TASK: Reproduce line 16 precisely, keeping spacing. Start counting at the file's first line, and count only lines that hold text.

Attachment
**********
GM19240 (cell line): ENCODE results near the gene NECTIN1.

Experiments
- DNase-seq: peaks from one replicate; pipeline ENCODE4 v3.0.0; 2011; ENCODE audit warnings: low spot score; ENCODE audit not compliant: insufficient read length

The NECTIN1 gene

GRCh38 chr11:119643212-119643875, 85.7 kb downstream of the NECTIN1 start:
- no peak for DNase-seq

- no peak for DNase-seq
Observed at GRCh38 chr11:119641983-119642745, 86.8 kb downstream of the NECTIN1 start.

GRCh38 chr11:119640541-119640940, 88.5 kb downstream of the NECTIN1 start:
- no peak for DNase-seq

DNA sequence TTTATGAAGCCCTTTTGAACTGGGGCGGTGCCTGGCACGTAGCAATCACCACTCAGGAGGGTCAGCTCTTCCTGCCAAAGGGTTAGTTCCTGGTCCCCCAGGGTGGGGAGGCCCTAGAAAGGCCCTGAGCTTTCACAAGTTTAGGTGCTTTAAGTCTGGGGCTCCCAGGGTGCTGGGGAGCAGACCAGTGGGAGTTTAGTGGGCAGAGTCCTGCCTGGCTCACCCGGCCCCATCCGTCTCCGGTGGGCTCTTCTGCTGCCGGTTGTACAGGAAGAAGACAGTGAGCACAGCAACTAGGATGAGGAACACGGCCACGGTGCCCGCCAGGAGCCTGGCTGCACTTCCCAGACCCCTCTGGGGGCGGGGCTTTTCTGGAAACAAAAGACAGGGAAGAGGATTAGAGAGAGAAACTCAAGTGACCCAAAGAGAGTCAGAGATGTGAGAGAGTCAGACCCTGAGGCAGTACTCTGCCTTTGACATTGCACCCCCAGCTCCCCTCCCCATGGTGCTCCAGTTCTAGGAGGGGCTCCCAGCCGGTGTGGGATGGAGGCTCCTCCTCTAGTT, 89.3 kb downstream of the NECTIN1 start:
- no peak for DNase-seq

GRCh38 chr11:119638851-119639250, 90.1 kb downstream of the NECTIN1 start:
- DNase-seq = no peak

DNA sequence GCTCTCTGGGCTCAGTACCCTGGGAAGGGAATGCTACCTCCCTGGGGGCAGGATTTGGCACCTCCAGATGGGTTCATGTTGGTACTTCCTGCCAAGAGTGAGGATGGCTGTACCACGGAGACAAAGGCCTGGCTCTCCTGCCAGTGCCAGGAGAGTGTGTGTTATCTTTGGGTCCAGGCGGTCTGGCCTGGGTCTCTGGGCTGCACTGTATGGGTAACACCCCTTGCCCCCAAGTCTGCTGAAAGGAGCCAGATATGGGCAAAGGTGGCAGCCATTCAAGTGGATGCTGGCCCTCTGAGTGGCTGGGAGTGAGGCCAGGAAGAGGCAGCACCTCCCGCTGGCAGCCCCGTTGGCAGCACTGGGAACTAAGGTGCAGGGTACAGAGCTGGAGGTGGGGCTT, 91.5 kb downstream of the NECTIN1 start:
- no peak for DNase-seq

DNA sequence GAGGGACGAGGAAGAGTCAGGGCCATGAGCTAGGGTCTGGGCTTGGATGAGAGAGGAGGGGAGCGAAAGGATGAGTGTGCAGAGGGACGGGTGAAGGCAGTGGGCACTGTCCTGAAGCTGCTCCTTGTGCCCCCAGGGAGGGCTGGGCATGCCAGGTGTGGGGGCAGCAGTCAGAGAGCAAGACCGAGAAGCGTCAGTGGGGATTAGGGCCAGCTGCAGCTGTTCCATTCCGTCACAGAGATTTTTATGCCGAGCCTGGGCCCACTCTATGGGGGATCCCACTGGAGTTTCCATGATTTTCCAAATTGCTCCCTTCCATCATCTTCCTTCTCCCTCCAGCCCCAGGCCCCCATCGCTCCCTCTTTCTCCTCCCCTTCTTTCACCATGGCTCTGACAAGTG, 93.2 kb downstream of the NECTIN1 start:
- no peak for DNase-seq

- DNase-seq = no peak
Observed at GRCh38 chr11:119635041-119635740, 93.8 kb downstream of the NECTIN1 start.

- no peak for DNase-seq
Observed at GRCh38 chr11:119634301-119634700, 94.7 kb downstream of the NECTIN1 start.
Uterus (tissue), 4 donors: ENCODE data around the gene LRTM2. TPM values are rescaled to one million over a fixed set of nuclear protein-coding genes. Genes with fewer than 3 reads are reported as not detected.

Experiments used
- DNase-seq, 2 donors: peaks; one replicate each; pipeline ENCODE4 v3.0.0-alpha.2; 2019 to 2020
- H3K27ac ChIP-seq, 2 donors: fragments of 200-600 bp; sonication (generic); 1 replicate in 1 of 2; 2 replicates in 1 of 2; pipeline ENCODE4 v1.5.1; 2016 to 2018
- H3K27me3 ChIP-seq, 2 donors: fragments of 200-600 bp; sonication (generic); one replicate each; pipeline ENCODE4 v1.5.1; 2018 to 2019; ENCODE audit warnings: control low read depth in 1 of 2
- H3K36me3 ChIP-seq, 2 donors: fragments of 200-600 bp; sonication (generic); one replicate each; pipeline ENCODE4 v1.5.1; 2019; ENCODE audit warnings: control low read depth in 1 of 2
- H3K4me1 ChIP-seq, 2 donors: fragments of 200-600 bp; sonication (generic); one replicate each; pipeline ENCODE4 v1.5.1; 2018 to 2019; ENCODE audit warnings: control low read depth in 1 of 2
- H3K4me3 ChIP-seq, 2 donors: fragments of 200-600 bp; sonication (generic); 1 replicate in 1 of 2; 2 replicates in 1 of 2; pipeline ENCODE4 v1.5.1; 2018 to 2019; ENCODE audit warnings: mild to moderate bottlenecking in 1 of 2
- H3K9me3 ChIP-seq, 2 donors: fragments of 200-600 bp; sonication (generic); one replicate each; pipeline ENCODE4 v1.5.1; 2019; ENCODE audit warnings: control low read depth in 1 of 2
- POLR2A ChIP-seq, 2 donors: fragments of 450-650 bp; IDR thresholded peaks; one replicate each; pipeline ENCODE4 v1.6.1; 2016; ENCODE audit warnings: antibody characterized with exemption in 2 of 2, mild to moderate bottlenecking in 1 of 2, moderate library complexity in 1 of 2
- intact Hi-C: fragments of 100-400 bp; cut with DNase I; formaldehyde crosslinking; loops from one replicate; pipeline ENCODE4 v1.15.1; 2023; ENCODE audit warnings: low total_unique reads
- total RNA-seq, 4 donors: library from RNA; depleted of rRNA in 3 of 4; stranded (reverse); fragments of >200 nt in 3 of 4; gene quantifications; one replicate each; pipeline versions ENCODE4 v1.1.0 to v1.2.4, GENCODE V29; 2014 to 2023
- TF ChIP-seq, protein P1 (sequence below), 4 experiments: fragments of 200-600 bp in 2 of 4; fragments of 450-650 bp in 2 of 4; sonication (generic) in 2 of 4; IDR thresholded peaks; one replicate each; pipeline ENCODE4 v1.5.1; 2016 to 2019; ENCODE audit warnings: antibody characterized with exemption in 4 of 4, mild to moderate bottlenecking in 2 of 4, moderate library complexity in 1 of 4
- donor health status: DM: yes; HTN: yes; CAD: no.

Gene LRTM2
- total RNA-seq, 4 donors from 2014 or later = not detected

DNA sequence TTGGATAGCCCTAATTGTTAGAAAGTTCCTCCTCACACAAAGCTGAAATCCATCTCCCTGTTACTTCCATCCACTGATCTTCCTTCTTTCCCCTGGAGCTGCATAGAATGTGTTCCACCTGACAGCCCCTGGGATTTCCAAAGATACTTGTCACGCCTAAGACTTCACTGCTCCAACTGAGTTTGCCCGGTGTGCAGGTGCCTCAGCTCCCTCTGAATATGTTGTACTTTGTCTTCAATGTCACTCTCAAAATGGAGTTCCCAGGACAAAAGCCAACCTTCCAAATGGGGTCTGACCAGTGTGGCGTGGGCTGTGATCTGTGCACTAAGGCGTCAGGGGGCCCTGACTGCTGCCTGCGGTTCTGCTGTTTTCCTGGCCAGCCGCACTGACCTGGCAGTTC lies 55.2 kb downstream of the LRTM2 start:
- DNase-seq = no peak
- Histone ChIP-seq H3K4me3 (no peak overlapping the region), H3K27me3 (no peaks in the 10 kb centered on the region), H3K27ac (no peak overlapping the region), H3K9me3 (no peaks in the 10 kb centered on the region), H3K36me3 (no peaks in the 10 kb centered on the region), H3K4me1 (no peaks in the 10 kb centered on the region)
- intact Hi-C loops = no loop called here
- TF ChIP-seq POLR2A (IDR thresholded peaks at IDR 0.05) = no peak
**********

- no peak for DNase-seq